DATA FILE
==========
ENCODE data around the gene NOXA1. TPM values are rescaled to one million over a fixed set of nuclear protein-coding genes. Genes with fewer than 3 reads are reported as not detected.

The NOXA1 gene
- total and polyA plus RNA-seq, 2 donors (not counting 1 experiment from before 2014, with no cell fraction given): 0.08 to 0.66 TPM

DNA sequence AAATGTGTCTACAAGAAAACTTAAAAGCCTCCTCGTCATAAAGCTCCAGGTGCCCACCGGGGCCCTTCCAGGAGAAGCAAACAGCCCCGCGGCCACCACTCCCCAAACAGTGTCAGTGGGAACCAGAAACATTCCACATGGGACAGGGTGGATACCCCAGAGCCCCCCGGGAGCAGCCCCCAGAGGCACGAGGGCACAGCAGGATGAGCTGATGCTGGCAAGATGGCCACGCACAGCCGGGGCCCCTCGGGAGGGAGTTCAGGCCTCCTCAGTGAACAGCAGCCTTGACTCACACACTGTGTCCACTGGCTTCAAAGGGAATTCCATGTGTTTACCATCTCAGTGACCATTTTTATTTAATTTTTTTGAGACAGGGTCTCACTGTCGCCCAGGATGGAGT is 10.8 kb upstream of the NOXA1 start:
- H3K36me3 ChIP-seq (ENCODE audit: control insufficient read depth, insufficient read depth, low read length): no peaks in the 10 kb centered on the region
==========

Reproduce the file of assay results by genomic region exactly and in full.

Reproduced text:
ENCODE data around the gene NOXA1. TPM values are rescaled to one million over a fixed set of nuclear protein-coding genes. Genes with fewer than 3 reads are reported as not detected.

The NOXA1 gene
- total and polyA plus RNA-seq, 2 donors (not counting 1 experiment from before 2014, with no cell fraction given): 0.08 to 0.66 TPM

DNA sequence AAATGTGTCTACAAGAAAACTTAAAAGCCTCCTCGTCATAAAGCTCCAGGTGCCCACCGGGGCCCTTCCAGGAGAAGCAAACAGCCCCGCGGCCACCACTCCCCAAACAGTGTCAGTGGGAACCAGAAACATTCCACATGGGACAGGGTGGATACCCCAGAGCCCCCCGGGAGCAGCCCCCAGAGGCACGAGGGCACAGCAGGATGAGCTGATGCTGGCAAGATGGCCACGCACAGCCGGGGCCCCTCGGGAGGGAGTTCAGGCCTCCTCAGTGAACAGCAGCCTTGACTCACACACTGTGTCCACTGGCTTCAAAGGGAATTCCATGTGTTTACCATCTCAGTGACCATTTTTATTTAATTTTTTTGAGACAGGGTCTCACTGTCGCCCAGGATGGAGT is 10.8 kb upstream of the NOXA1 start:
- H3K36me3 ChIP-seq (ENCODE audit: control insufficient read depth, insufficient read depth, low read length): no peaks in the 10 kb centered on the region